IDEAS home Printed from https://ideas.repec.org/
MyIDEAS: Login to save this paper or follow this series

Re-Evaluating Swedish Membership in EMU: Evidence from an Estimated Model

  • Söderström, Ulf

I revisit the potential costs and benefits for Sweden of joining the Economic and Monetary Union (EMU) of the European Union. I first show that the Swedish business cycle since the mid-1990s has been closely correlated with the Euro area economies, suggesting that common shocks have been an important driving force of business cycles in Europe. However, evidence from an estimated model of the Swedish economy instead suggests that country-specific shocks have been important for fluctuations in the Swedish economy since 1993, implying that EMU membership could be costly. The model also indicates that the exchange rate has to a large extent acted to destabilize, rather than stabilize, the Swedish economy, pointing to the costs of independent monetary policy with a flexible exchange rate. Finally, counterfactual simulations of the model suggest that Swedish inflation and GDP growth might have been slightly higher if Sweden had been a member of EMU since the launch in 1999, but also that GDP growth might have been more volatile. The evidence is therefore not conclusive about whether or not participation in the monetary union would be advantageous for Sweden.

If you experience problems downloading a file, check if you have the proper application to view it first. In case of further problems read the IDEAS help page. Note that these files are not on the IDEAS site. Please be patient as the files may be large.

File URL: http://www.cepr.org/active/publications/discussion_papers/dp.php?dpno=7062
Download Restriction: CEPR Discussion Papers are free to download for our researchers, subscribers and members. If you fall into one of these categories but have trouble downloading our papers, please contact us at subscribers@cepr.org

As the access to this document is restricted, you may want to look for a different version under "Related research" (further below) or search for a different version of it.

Paper provided by C.E.P.R. Discussion Papers in its series CEPR Discussion Papers with number 7062.

as
in new window

Length:
Date of creation: Dec 2008
Date of revision:
Handle: RePEc:cpr:ceprdp:7062
Contact details of provider: Postal: Centre for Economic Policy Research, 77 Bastwick Street, London EC1V 3PZ.
Phone: 44 - 20 - 7183 8801
Fax: 44 - 20 - 7183 8820

Order Information: Email:


References listed on IDEAS
Please report citation or reference errors to , or , if you are the registered author of the cited work, log in to your RePEc Author Service profile, click on "citations" and make appropriate adjustments.:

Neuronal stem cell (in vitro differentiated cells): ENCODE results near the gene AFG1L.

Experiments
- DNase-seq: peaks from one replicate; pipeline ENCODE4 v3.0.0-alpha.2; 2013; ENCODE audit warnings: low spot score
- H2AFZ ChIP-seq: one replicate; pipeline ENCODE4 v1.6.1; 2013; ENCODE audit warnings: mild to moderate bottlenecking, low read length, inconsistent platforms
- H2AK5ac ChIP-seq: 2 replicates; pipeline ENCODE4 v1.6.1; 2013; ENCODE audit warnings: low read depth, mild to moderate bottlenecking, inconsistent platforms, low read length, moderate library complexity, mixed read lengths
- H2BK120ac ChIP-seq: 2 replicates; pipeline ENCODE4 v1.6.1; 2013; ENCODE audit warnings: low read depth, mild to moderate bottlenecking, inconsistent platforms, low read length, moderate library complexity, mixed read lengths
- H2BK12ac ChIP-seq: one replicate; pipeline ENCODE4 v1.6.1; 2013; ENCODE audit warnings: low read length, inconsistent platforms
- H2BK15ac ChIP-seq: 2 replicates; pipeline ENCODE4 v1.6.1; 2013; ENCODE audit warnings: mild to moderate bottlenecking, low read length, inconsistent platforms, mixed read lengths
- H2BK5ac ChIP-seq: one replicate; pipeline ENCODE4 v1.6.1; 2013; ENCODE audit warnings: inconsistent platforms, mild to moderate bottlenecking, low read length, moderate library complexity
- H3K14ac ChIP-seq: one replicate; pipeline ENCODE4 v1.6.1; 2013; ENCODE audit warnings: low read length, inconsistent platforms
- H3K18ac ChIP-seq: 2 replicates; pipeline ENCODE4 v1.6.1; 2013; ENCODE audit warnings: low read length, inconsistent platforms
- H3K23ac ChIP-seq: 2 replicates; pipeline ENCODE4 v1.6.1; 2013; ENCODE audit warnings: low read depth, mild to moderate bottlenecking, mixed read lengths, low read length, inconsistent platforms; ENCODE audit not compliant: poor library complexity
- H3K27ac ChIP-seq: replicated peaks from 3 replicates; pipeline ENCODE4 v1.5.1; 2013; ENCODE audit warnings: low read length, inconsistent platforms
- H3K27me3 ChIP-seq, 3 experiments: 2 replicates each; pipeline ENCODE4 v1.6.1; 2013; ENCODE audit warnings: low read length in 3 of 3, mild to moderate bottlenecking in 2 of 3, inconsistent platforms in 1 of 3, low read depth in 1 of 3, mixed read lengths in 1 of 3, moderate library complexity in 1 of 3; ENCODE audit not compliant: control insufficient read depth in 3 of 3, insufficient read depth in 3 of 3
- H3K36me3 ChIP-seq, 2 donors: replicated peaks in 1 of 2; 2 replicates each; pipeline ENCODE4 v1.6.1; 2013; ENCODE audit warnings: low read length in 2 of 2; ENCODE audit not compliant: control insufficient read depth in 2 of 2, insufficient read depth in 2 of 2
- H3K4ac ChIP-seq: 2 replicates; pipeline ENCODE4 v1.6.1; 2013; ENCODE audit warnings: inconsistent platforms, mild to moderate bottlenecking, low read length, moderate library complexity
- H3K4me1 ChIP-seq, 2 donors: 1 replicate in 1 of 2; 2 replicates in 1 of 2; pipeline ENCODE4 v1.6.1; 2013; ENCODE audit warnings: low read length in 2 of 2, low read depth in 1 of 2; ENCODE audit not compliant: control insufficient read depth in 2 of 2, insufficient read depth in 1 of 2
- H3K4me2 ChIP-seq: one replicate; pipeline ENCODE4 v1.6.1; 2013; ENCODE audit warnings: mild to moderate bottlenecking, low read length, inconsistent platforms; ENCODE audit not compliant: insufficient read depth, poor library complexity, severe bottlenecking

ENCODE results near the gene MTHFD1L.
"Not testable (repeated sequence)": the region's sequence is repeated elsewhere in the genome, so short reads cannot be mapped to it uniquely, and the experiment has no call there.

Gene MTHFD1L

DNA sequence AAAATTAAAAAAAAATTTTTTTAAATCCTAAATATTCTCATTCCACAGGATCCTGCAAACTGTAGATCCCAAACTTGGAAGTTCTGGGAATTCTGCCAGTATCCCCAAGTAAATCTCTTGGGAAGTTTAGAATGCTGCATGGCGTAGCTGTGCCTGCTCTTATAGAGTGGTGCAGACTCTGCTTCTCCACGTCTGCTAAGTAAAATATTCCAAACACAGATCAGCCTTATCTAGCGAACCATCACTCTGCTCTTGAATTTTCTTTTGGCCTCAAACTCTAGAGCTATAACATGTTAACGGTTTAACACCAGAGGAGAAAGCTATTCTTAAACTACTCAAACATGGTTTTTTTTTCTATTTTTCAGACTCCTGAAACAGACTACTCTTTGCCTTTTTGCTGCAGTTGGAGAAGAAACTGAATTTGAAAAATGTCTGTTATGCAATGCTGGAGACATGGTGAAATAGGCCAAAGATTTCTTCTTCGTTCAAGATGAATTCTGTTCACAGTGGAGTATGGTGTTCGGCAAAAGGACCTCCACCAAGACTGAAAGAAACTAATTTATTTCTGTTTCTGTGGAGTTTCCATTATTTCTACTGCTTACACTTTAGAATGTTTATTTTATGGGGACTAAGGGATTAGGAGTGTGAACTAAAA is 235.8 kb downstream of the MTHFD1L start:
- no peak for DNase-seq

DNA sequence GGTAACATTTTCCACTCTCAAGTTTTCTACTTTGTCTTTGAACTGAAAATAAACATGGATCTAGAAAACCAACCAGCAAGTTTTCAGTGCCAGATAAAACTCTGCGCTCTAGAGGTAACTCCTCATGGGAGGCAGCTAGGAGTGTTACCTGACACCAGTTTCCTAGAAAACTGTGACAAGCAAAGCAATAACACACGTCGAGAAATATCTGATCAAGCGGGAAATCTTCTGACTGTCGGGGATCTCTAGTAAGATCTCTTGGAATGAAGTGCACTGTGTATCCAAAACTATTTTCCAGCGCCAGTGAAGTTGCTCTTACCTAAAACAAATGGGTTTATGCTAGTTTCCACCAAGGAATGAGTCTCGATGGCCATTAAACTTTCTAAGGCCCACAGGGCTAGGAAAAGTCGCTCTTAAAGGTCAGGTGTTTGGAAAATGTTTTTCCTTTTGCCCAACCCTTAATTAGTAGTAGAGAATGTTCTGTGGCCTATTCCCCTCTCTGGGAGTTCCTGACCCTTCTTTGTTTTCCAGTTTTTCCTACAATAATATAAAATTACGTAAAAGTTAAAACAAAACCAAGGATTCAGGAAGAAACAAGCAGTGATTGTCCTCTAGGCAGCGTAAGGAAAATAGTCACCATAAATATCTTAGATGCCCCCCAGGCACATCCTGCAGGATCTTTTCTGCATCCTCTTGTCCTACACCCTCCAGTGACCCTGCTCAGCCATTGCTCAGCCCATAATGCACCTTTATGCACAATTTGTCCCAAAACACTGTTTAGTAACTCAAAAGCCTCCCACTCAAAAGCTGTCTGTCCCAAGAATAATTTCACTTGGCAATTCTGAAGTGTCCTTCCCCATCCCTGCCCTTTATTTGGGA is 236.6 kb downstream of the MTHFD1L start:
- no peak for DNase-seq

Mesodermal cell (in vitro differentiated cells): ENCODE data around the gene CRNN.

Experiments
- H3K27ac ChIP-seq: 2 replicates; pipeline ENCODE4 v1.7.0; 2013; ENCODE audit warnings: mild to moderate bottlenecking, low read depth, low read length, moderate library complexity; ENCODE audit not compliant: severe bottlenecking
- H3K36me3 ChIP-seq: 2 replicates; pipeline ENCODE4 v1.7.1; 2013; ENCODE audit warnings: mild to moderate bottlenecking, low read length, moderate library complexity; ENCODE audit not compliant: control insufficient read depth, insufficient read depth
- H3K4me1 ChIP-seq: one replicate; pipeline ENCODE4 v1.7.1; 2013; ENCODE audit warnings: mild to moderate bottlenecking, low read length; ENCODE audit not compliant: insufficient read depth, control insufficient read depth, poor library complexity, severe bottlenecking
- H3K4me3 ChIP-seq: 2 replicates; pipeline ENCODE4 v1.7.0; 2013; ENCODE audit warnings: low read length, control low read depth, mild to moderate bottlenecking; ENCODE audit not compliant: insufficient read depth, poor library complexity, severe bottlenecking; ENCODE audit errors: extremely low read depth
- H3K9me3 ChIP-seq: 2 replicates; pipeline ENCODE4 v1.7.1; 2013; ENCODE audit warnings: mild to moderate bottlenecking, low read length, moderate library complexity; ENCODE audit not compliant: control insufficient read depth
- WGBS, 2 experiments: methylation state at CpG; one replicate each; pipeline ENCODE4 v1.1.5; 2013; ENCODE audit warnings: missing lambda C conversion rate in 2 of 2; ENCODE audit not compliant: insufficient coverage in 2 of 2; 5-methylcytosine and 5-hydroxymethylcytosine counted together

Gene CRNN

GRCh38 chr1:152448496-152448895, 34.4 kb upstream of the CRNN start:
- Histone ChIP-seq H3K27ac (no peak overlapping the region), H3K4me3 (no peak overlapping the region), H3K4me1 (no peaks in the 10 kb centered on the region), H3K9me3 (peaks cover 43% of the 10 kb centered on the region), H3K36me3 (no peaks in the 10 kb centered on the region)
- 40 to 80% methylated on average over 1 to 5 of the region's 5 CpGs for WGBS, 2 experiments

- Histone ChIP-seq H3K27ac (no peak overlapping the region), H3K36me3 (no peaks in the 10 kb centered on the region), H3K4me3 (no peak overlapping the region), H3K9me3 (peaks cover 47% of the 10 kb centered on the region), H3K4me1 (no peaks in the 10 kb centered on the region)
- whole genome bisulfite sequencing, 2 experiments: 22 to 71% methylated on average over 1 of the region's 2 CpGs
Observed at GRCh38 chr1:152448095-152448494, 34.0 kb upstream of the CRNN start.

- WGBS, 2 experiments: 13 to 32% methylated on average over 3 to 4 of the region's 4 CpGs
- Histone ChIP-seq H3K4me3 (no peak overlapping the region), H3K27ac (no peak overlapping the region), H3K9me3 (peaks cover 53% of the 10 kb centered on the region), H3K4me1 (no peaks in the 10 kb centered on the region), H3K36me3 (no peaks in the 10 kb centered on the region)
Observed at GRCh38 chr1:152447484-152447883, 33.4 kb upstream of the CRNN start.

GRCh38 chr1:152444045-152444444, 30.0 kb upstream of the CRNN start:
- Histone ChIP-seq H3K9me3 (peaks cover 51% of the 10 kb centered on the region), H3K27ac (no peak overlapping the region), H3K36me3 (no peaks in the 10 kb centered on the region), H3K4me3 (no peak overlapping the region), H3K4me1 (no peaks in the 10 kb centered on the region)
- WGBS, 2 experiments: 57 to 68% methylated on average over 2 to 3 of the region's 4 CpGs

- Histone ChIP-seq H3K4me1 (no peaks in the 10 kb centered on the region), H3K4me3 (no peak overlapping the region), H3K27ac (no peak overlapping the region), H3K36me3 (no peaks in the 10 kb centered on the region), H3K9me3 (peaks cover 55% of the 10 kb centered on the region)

as in new window
  1. Obstfeld, Maurice & Rogoff, Kenneth, 2000. "The Six Major Puzzles in International Macroeconomics: Is There a Common Cause?," Center for International and Development Economics Research, Working Paper Series qt0sx02651, Center for International and Development Economics Research, Institute for Business and Economic Research, UC Berkeley.
  2. Romain Duval & Jørgen Elmeskov, 2005. "The Effects of EMU on Structural Reforms in Labour and Product Markets," OECD Economics Department Working Papers 438, OECD Publishing.
  3. Ehrmann, Michael & Fratzscher, Marcel & Gürkaynak, Refet S. & Swanson, Eric T, 2007. "Convergence and Anchoring of Yield Curves in the Euro Area," CEPR Discussion Papers 6456, C.E.P.R. Discussion Papers.
  4. Adolfson, Malin & Laséen, Stefan & Lindé, Jesper & Villani, Mattias, 2007. "Evaluating An Estimated New Keynesian Small Open Economy Model," Working Paper Series 203, Sveriges Riksbank (Central Bank of Sweden).
  5. V. V. Chari & Patrick J. Kehoe & Ellen R. McGrattan, 2009. "New Keynesian Models: Not Yet Useful for Policy Analysis," American Economic Journal: Macroeconomics, American Economic Association, vol. 1(1), pages 242-66, January.
  6. Holden,S., 1999. "Wage setting under different monetary regimes," Memorandum 12/1999, Oslo University, Department of Economics.
  7. Alejandro Justiniano & Bruce Preston, 2006. "Can Structural Small Open Economy Models Account for the Influence of Foreign Disturbances?," 2006 Meeting Papers 479, Society for Economic Dynamics.
  8. Lane, Philip R, 2005. "Global Bond Portfolios and EMU," MPRA Paper 654, University Library of Munich, Germany, revised 15 Feb 2006.